It’s not easy being a septuagenarian, especially when your bones are made of steel and your skin consists of little more than brittle sheets of single-pane glass. Just ask the Eames House, an icon of midcentury industrial modernism designed as a personal residence by storied design duo Charles and Ray Eames in 1949. The conservation of the breezy home, filled with the eclectic knick-knacks and thoughtful design objects that define the couple’s colorful and practical oeuvre, is the subject of a new plan crafted by the Getty Conservation Institute (GCI), the Eames Foundation, and project architects Escher GuneWardena Architecture that aims to preserve the residence for posterity. Described as an “outstanding international exemplar of postwar modern residential design” by GCI, the house, a national historic landmark, sits on a scrubby, eucalyptus-filled bluff outside Los Angeles overlooking the Pacific Ocean. It was originally developed as part of the influential Case Study House Program initiated by Arts and Architecture magazine editor John Entenza. Organized as a pair of spartan volumes set on a landscaped terrace, the home pioneered a new approach to residential design that married soaring, interlocking interiors with industrial construction materials—steel trusses, plywood paneling, and expanses of early curtain wall glass—to “humanize” the fruits of mass production while also providing effervescent but economical accommodations. But in the decades since, those then-experimental approaches have shown their wear, despite the Eames Foundation’s laudable stewardship. GCI’s plan, like the inventive spirit that went into designing the house, will work as a global case study in its own right by piloting conservation and research approaches for stabilizing and maintaining modernist-era structures. Detailed conditions assessments, an inventory of existing elements, and long-term site stabilization strategies are being developed in conjunction with the plan in an effort to create an approach that better resembles a cohesive preservation ethos rather than a detailed to-do list for the home. As a result, the effort is focused on problem-solving tasks like replacing asbestos tiles with nontoxic finishes, adding moisture barriers to prevent indoor condensation, and examining microscopic layers of paint around the premises to develop a detailed color-coded timeline for the complex. Describing the plan, Tim Whalen, the John E. and Louise Bryson Director of the Getty Conservation Institute, said, “While the GCI undertakes initiatives all over the world, it is critical to recognize the important organizations that we engage locally, like our work at the Eames House,” adding, “We are pleased that the completion of the Conservation Management Plan will now guide future conservation efforts.”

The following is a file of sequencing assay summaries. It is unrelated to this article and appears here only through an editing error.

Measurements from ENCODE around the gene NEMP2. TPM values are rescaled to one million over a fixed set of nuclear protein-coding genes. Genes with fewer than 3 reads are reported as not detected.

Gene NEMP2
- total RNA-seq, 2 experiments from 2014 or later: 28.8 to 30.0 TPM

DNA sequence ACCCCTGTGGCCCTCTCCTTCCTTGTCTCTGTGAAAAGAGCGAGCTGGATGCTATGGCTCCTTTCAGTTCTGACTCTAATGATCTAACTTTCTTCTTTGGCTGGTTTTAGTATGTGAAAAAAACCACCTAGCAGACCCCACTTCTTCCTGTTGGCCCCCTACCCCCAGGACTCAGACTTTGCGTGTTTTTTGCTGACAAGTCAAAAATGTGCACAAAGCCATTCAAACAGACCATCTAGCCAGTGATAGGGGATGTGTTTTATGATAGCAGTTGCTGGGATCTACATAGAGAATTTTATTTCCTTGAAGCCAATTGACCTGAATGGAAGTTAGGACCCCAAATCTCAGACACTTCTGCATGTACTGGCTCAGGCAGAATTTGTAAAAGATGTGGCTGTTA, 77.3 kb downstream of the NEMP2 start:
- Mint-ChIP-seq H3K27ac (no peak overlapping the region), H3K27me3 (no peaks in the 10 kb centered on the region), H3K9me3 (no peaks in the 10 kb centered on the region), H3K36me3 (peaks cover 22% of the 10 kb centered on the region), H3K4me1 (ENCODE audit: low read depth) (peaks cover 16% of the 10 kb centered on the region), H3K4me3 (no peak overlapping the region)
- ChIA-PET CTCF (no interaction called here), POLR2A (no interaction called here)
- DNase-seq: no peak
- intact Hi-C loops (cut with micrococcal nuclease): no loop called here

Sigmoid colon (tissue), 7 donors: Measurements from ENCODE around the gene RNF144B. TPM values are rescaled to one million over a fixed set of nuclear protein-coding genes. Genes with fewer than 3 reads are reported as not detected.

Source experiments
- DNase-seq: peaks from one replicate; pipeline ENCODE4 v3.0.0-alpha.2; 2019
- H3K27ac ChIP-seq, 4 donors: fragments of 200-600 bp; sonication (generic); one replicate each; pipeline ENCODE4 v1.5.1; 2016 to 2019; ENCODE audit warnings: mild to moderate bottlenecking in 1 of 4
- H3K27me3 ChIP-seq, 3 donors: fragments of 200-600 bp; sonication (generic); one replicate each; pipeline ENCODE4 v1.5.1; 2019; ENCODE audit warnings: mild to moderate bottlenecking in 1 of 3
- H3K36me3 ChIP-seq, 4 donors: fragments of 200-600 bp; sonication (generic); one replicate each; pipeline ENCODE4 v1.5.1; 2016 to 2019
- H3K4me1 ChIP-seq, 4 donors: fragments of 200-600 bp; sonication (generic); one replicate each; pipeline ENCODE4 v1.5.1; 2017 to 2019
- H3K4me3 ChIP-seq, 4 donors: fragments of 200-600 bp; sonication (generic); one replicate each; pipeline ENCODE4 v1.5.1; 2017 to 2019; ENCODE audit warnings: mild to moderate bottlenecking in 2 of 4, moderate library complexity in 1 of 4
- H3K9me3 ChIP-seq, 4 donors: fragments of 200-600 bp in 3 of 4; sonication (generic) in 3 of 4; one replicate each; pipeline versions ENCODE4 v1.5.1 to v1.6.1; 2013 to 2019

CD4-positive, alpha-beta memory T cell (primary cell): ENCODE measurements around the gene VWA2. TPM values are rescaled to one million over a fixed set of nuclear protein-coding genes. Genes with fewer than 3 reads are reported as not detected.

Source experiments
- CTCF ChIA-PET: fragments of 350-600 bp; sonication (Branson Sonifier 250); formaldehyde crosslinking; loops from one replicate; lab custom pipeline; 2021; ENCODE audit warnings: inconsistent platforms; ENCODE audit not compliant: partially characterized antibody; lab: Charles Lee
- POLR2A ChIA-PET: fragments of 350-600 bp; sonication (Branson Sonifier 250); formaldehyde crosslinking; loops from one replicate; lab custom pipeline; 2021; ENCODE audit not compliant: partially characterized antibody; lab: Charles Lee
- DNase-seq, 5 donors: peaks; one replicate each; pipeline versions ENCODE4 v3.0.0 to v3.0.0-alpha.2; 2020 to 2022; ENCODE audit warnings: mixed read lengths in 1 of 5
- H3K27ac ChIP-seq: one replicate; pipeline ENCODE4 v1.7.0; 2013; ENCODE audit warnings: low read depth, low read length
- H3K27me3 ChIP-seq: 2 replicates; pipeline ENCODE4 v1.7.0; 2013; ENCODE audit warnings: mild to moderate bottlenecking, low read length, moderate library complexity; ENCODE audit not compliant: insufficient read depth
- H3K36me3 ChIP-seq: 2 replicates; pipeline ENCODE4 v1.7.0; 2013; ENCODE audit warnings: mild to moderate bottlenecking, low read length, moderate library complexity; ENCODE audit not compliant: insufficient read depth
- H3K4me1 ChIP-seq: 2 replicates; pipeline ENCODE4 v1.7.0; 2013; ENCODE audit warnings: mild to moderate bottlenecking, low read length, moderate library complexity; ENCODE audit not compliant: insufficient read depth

The Getty Conservation Institute (GCI) will host a workshop series on the three—and only—museums designed by Swiss architect Le Corbusier. The series will discuss the care and keeping of Sanskar Kendra Museum and the Government Museum and Art Gallery (in Ahmedabad and Chandigarh, India, respectively), as well as the National Museum of Western Art in Tokyo. Le Corbusier’s Three Museums: A workshop on their care and conservation is part of the GCI’s ongoing Conserving Modern Architecture Initiative, which is an international program to advance the conservation of 20th century heritage, specifically modern architecture. The conservation of modern architecture presents a number of issues outside of ideological constraints. Concerns stem from material and structural decay: Keeping it Modern, a conservation grant program associated with the Conserving Modern Architecture Initiative, notes that the innovational materials and structural systems found in modern architectural heritage were often untested, leading to their poor performance over time. According to the GCI, the three museums share a number of traits such as an exposed concrete frame, thick concrete pilotis, and surrounding public plazas. All three were designed around Corbusier’s “concept of a museum of unlimited growth,” a museum plan that allowed for the future expansion of the cultural institutions. The workshops, taking place from February 4–6 in Ahmedabad and on February 8 in Chandigarh, include representatives from all three museums and the Fondation Le Corbusier. Participants will discuss the potential paths of improvement for the architectural conservation and collections management for each building. Susan Macdonald, the head of GCI Field Projects, hopes the workshops will generate a conservation network for the three related sites. The events, she explained in a press release, are an opportunity for "museum participants to consider what is significant about their respective museums as individual buildings and as part of the larger collected work of a great architect, each can better develop the necessary conservation policies to care for these significant buildings and their important collections."